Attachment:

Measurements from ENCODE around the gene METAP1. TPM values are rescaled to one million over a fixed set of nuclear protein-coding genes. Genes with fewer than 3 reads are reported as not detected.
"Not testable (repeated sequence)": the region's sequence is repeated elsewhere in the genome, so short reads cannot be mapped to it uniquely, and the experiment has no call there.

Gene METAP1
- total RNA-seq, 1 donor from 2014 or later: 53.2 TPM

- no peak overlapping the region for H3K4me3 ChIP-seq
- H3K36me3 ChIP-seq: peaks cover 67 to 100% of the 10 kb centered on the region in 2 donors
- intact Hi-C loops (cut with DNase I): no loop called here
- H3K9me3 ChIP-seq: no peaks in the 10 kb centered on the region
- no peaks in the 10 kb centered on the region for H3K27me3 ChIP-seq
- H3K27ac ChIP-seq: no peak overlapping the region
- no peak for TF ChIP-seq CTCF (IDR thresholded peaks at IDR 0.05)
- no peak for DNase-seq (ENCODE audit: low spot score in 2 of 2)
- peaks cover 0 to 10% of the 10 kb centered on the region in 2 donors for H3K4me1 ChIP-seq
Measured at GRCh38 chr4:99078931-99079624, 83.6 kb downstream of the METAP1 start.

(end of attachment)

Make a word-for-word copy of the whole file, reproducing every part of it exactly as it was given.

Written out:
Measurements from ENCODE around the gene METAP1. TPM values are rescaled to one million over a fixed set of nuclear protein-coding genes. Genes with fewer than 3 reads are reported as not detected.
"Not testable (repeated sequence)": the region's sequence is repeated elsewhere in the genome, so short reads cannot be mapped to it uniquely, and the experiment has no call there.

Gene METAP1
- total RNA-seq, 1 donor from 2014 or later: 53.2 TPM

- no peak overlapping the region for H3K4me3 ChIP-seq
- H3K36me3 ChIP-seq: peaks cover 67 to 100% of the 10 kb centered on the region in 2 donors
- intact Hi-C loops (cut with DNase I): no loop called here
- H3K9me3 ChIP-seq: no peaks in the 10 kb centered on the region
- no peaks in the 10 kb centered on the region for H3K27me3 ChIP-seq
- H3K27ac ChIP-seq: no peak overlapping the region
- no peak for TF ChIP-seq CTCF (IDR thresholded peaks at IDR 0.05)
- no peak for DNase-seq (ENCODE audit: low spot score in 2 of 2)
- peaks cover 0 to 10% of the 10 kb centered on the region in 2 donors for H3K4me1 ChIP-seq
Measured at GRCh38 chr4:99078931-99079624, 83.6 kb downstream of the METAP1 start.